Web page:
Category Archives: Recipes

Cauliflower Pizza Crust

All right!  So you want to make a pizza that won’t make you feel gross about yourself once you realize you’ve eaten half of it in one sitting?   Don’t worry, I got you.

No Shame Pizza, that’s what we’re making here, people.

The Plan

The idea of this recipe is very simple: grate the cauliflower, add everything else, flatten on some parchment, and bake!  There is some time that needs to go into it though – especially if you’re going to add more ingredients than just cheese and sauce – those toppings should be cooked or sautéed ahead of time.  No one likes a raw green pepper messing up their pizza experience.

Cauliflower Pizza Crust (makes 2 10″ crusts)

1 head raw cauliflower, grated
1/2 c grated parmesan cheese
1/2 c shredded Mozzarella
2 Tb minced garlic
Salt and Pepper
1 Tb oregano
Red pepper flakes (to taste)
2 whole eggs and one egg white, whisked

Oven: preheat to 450 degrees
Tools: parchment paper, sheet pan or pizza stone, saute pan, 2 large mixing bowls, whisk
Misc: Pizza toppings, sauce and cheese

Start by  getting yourself a box grater and cutting your cauliflower into hunks that you can easily hold.

No, not you, darling.
See what I did there?  Hunks you can….yeah.

Ahem.  After you begin grating and have a nice pile growing in your box grater, I have a helpful tip for you:  slide a spatula under the grater, holding all your grated goodness inside, and bring the whole contraption over to empty into the bowl.  Easy!  Keep on until you have a nice pile of rice-like cauliflower, like this:


You can take all the cauliflower scraps you couldn’t grate and either use them in a salad or take a knife and mince them up to add to your pile.

Next, pick your oil of choice, and saute the cauliflower in 3 batches (I picked 3 because that’s the batch size that fit best in my pan, you can do what works for you).  While it’s sauteing, add your seasonings.  I used salt and pepper, oregano, red pepper flakes and garlic.  Use the real stuff, if you can, no powdered garlic should come near this crust unless you’re in some sort of a crisis.  Take it easy with the salt, amigo, because the parmesan cheese you’re going to be mixing in later adds some saltiness.  Add the garlic near the end of the cooking time though, burnt garlic is a bad thing.  After about 5 minutes, your cauli should be nice and fragrant, and you can transfer it into a large bowl.  Keep working your batches until it’s all cooked and amazing.

Side Note:  If you stopped everything right now, you would have in front of you a super-tasty side dish that would be a great replacement for couscous – for those of us avoiding gluten or carbs.  Add some other kinds of sautéed veggies and maybe some feta, and man, you’ve got something good going.

If you’re adding veggies of meat to your pizza, now would be the time to cook those ingredients.  I sautéed red onion, green pepper, turkey pepperoni and mushroom for this pizza, but next time I think I would like to try something with chicken and a barbecue or white sauce…I think they would both be amazing with the cauli crust.


Grab your eggs and whisk them up all nice in a bowl.  That’s a technical term – “all-nice”.  In the bowl you have your cooked cauli, add the 2 kinds of cheese and your all-nice whisked eggs, and mix together with either clean hands or a large spoon.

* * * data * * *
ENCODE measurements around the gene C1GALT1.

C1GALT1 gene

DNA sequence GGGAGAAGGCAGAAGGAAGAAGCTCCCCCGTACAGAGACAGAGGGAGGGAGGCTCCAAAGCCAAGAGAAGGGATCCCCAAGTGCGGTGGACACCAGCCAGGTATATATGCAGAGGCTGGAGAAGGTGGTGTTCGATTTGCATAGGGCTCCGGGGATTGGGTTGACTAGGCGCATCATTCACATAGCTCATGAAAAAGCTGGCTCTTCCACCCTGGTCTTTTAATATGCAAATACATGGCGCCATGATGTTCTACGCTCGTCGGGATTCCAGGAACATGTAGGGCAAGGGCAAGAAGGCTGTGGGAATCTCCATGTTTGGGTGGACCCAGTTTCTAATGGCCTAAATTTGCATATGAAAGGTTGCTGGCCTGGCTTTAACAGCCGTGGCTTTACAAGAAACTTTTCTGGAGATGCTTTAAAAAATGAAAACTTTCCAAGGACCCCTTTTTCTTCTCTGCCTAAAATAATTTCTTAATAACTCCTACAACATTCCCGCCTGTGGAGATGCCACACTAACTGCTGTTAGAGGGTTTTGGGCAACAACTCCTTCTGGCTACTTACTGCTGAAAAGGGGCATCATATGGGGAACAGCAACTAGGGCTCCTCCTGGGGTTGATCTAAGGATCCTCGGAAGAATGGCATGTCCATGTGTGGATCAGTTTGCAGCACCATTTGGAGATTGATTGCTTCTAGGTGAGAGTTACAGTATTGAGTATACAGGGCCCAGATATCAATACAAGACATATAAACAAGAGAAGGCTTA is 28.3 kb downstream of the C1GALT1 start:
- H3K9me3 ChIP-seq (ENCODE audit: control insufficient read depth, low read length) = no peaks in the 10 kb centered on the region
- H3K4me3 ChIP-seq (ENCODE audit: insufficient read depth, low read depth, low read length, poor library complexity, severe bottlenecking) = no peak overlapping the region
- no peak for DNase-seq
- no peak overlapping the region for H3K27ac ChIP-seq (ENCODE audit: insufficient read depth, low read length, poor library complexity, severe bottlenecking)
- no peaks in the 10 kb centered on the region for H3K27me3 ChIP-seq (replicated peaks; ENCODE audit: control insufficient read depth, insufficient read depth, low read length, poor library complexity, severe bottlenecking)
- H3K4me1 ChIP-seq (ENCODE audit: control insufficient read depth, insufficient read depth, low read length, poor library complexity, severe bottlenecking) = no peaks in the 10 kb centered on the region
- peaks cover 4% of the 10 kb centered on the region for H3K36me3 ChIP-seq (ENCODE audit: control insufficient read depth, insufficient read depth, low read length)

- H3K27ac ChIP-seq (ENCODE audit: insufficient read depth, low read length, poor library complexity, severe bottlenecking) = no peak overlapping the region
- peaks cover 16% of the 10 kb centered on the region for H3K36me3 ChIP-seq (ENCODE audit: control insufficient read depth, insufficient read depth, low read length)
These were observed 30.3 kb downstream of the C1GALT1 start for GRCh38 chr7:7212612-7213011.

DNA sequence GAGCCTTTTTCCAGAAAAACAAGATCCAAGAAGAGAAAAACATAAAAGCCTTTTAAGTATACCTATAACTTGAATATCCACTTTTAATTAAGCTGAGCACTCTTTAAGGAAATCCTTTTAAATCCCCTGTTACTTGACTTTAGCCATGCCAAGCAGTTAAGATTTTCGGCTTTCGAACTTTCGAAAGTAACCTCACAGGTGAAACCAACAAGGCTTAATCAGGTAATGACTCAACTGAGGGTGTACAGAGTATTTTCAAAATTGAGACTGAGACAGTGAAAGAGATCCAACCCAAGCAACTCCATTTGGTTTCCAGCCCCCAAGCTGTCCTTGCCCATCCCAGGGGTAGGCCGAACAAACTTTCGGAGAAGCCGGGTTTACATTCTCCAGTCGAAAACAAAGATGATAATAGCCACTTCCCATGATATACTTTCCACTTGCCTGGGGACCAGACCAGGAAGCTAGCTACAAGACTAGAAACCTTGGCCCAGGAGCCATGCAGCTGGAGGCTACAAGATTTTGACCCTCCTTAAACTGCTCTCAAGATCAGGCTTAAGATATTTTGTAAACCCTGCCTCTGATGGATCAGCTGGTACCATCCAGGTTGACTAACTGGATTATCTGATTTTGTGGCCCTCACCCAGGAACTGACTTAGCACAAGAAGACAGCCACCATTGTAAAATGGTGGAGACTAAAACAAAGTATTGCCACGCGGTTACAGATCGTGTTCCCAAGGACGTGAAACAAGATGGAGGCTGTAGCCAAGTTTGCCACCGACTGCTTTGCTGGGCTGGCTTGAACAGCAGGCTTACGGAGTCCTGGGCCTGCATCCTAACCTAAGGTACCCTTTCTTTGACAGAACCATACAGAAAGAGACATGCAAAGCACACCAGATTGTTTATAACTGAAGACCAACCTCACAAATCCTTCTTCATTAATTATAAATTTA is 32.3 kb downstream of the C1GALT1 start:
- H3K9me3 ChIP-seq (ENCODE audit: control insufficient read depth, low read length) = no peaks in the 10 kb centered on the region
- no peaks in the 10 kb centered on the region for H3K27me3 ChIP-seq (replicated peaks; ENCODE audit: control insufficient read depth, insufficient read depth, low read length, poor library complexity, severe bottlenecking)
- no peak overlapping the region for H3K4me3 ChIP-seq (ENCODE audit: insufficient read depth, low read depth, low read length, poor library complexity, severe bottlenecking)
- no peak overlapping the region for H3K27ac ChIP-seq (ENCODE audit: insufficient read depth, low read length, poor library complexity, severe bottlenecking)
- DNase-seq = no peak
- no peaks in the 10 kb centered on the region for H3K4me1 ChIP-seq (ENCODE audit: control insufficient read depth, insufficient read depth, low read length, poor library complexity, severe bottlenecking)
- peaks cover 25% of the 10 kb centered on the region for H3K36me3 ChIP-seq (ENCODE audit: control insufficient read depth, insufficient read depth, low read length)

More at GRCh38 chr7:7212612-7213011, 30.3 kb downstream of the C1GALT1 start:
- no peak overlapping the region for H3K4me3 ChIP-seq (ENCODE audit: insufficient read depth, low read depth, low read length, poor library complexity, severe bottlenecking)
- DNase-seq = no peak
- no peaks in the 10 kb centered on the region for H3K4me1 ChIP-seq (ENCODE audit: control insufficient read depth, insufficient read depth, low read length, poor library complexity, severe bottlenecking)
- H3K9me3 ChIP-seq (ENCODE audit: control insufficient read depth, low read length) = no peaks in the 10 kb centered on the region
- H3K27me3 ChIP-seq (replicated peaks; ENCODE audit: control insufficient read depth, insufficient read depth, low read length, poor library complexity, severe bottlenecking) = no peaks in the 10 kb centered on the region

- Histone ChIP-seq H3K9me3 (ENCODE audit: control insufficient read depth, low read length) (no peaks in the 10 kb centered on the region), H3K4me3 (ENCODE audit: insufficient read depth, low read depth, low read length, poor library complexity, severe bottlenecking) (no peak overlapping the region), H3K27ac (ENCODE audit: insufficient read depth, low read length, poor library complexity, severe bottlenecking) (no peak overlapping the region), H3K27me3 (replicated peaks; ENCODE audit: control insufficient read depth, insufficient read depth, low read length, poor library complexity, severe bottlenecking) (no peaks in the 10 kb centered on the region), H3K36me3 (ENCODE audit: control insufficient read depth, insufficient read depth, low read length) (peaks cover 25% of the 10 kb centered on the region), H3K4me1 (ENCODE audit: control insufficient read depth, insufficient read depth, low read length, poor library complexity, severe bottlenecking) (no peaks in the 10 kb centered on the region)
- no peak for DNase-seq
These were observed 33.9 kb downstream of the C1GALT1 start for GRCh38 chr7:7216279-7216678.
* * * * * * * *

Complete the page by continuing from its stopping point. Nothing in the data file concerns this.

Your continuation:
The texture should be about the consistency of cooked rice that clumps together.

If you’re making 2 crusts, divide the mix in half, placing one half on your cutting board and leaving one in the bowl to be stored in the fridge.

You don’t want the mix to be too wet, the goal is to keep the crust from becoming a soggy mess once it’s done.  So grab a handful of mix and squeeze, getting most of the extra juices out.  I realize that some of this is going to be egg, but it’s going to be fine.  Just hang in there with me, okay?

And this liquid is just from 1/2 of the mix!
Excess liquid from 1/2 of the mix

Now grab a piece of parchment, give it a spray of oil or Pam, and put the mix in the middle of it.  Squish it down with your hands, try to make the thickness as uniform as you can without getting all ADD over it.  You want to end up with a circle about 1/2 inch thick, with slightly raised edges around the outside, like this:

CAM00033 You can bake it on a sheet pan, but if you have one, it would be better to transfer this loveliness onto a pizza stone to really maximize its crispy potential.  Let it bake for 20 minutes, you want crisp edges and a dry, spongy center.  


Now just pull the oven rack out a bit and add your toppings.  I used a gluten-free pizza sauce, my cooked veggies, and a pizza cheese blend.  Pop it back into the oven for around 5 minutes, and when it comes out you will have something you can feel good about inhaling gracelessly.


The Verdict

The question is, of course, did the crust hold up?  Did it get all soggy and weird, did it crumble like so many gluten-free foods?  Nope, it stayed together, tasted great, and was never crumbly or soggy!  I let it cool a few minutes, cut it and could pick it up and eat it without needing a fork.  I mean, let’s be real here, this is not the same thing as traditional pizza dough.  But it’s healthy and close enough to make me really happy to eat it when the rest of my family is eating their wheat version!  Not to mention, I’m getting a ton of veggies and my tummy is happily full instead of sad and crampy from giving in to gluten.